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Officials are hopeful spending freeze works

County officials remain hopeful that last month’s temporary spending freeze will quell cash flow worries.

Tuesday, March 06, 2001

County officials remain hopeful that last month’s temporary spending freeze will quell cash flow worries.

About 10 more days remain on the freeze – a move enacted by county commissioners Feb. 15 to ensure enough operating money stays in the general fund – but at least some tax collection amounts will become known next week, county auditor Ray Dutey said.

The treasurer’s office will likely close out the first half of property collections early next week, then officials will know amounts received from the county’s biggest taxpayers – utility companies, Dutey said.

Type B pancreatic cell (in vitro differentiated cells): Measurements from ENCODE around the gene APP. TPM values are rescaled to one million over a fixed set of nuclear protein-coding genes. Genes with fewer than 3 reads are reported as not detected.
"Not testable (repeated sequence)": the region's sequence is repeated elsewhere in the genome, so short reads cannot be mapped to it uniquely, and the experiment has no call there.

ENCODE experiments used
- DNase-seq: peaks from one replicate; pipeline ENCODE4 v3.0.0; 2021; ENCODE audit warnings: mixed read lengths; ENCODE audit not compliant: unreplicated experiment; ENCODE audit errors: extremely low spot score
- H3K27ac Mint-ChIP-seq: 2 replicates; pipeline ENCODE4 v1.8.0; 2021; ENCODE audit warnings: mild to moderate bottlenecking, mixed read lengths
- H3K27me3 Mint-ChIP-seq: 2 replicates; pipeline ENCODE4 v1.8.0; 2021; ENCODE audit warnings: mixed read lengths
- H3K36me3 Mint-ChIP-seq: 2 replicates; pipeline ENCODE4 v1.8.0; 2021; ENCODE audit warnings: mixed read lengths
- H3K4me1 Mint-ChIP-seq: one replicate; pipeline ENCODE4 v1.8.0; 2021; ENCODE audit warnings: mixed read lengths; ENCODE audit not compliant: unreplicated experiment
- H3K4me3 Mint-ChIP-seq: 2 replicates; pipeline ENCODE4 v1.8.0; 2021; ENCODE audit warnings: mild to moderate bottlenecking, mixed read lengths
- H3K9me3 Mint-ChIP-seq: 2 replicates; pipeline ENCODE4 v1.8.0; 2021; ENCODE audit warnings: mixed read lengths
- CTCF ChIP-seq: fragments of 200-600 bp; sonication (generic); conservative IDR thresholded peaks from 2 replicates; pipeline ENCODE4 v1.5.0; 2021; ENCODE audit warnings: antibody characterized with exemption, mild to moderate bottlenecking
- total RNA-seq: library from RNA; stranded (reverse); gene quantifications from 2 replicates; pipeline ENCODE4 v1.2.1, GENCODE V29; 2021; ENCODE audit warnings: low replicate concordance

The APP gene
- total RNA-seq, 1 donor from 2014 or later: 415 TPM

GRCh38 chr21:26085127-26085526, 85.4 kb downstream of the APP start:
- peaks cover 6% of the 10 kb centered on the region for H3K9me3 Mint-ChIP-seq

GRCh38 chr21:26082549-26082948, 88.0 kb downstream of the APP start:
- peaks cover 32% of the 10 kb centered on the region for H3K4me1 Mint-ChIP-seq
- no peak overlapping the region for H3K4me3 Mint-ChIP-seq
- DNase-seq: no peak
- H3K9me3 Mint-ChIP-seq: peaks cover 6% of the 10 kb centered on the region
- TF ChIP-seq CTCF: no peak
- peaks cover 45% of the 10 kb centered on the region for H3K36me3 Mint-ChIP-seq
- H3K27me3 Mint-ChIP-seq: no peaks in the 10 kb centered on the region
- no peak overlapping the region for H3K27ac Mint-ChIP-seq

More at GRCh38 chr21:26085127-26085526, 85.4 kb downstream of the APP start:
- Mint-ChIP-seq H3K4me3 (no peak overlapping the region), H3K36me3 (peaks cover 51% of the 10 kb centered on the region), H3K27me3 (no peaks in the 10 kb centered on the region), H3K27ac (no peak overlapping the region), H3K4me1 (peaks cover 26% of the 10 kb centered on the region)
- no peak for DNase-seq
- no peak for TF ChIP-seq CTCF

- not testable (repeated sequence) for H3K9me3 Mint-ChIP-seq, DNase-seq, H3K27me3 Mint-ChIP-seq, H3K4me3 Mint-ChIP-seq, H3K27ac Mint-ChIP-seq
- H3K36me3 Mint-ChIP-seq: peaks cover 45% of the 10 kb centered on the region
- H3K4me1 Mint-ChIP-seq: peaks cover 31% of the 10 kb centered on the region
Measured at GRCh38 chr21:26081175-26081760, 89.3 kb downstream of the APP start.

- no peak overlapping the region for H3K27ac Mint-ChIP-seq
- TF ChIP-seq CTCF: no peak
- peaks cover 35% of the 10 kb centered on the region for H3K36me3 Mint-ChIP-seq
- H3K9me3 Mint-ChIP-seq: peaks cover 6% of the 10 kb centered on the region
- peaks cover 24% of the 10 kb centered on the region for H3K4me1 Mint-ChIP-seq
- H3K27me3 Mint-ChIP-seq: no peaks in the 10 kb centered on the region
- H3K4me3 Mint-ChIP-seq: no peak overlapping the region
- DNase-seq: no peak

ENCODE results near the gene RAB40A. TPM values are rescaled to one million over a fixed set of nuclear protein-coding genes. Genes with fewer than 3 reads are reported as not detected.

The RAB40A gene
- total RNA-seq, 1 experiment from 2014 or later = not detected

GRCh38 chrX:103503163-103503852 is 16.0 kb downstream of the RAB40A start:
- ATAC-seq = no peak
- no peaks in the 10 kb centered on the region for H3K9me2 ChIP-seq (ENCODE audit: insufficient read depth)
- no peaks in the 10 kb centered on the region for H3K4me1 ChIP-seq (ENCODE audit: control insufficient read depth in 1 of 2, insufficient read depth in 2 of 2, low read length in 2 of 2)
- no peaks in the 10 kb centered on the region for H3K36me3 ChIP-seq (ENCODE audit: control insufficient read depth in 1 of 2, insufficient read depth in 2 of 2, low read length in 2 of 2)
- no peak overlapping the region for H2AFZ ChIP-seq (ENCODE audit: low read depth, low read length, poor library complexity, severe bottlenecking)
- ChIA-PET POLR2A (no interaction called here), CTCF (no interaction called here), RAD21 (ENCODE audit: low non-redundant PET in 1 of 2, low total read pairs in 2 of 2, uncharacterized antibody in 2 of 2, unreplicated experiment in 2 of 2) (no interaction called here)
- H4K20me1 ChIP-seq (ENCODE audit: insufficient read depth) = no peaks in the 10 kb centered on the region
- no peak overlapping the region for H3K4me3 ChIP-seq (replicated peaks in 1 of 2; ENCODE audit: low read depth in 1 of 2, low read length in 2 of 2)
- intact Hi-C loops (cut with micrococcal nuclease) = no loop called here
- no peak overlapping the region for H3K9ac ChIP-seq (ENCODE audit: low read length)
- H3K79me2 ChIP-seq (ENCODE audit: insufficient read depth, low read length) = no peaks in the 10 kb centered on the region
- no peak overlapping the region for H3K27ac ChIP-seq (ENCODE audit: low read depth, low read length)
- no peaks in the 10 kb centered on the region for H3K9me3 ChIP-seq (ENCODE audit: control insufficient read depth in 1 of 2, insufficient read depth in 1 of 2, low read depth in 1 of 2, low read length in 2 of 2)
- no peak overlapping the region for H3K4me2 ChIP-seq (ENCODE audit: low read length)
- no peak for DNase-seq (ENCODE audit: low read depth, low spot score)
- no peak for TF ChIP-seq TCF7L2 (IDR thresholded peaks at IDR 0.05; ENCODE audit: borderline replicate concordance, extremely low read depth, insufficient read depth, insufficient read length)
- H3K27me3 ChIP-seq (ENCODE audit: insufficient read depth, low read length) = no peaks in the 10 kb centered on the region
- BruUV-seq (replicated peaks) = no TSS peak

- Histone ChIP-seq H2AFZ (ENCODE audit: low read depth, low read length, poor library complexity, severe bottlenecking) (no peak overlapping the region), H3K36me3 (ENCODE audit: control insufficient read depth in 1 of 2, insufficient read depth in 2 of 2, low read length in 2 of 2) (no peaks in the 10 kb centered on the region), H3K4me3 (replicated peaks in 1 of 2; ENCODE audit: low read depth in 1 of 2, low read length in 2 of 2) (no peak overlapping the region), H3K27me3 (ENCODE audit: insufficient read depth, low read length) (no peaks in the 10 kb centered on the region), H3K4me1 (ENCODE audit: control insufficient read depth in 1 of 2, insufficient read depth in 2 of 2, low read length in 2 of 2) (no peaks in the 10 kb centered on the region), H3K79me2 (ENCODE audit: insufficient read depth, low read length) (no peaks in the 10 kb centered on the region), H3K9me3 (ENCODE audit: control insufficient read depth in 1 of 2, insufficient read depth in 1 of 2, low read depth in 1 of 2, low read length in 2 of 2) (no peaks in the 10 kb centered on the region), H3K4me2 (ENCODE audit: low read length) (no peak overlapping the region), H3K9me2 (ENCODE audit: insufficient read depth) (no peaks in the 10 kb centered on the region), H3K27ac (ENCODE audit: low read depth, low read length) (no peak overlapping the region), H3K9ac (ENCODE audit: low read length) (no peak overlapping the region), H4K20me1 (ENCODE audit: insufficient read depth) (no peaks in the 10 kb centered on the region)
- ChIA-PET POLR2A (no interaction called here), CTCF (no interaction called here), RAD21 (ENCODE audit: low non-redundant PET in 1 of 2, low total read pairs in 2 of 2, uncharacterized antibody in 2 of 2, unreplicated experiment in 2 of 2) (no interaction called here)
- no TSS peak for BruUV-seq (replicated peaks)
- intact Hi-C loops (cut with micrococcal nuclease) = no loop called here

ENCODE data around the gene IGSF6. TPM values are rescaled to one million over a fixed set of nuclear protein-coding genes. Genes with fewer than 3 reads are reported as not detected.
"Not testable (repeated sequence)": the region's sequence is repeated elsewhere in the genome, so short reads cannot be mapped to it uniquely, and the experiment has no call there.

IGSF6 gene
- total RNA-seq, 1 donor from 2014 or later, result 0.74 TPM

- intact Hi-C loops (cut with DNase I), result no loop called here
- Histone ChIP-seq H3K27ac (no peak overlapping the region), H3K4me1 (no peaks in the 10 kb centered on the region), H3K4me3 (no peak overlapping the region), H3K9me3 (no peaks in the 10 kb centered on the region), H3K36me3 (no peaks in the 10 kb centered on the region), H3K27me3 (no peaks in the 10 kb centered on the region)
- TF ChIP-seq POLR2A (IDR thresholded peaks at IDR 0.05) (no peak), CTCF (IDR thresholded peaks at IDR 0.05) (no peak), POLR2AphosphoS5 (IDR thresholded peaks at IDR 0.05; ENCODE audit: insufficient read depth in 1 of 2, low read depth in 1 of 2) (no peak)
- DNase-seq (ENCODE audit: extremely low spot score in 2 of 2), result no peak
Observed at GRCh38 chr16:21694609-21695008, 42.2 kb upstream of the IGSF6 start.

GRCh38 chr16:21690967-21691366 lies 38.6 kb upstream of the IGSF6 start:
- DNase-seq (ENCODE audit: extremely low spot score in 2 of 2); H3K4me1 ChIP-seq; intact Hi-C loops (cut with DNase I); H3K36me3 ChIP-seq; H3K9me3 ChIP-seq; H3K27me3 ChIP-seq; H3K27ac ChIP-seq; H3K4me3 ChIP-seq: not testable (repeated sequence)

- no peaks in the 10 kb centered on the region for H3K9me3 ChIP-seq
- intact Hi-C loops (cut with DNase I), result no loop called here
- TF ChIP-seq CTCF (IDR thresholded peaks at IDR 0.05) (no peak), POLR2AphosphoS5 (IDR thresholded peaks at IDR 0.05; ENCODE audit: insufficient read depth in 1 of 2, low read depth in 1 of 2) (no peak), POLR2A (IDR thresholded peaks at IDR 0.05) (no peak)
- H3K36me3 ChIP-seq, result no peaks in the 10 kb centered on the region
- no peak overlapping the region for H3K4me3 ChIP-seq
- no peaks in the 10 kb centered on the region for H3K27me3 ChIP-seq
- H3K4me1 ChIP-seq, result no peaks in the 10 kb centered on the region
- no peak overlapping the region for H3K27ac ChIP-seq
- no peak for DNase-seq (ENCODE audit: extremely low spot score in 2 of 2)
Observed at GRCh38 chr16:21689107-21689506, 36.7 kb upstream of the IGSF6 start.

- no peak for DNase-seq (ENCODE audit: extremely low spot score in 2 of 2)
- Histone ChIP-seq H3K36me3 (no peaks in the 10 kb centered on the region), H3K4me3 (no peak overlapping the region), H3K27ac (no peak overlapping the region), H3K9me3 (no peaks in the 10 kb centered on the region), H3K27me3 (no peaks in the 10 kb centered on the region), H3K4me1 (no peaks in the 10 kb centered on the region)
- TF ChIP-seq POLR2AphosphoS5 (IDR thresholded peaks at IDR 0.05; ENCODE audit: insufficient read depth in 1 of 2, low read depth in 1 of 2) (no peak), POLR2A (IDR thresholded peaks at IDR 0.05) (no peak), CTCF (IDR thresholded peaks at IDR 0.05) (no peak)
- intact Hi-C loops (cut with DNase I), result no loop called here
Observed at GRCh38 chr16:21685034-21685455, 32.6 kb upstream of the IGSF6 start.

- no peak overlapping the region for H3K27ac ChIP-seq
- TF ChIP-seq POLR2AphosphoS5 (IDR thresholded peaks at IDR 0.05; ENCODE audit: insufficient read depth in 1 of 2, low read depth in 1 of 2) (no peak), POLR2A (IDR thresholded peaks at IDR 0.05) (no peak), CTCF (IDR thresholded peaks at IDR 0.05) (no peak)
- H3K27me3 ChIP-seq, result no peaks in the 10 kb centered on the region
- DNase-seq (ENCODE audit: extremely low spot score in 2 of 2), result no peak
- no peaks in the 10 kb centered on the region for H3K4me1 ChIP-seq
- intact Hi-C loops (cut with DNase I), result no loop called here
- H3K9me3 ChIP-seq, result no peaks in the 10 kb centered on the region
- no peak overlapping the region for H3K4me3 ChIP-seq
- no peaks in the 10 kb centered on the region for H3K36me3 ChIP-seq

Gas companies, power companies and others usually wait until the last minute to pay the taxes they owe for their property interests, he said.

"We’ll know better about where we stand on the revenue by the middle of next week," Dutey said.

Meanwhile, county offices are supportive, which is more good news, he added.

"We’ll get some build up (in funds) here and that’s what we needed."

February’s spending freeze in county government offices did not include payroll or emergency purchases. It was enacted after commissioners heard an auditor’s report indicating the county’s fund balance was dangerously low.

By delaying spending until more tax revenue is collected, the county prevents any shortfalls in the short-term, they said.

The auditor’s office will make another cash flow report to the commission when the current spending freeze ends.

The effect of years of job loss created a small carryover at the beginning of the year, which led to a cash flow problem, commissioners said.

Tax revenues were not coming into the county’s funds at the same rate as money being spent.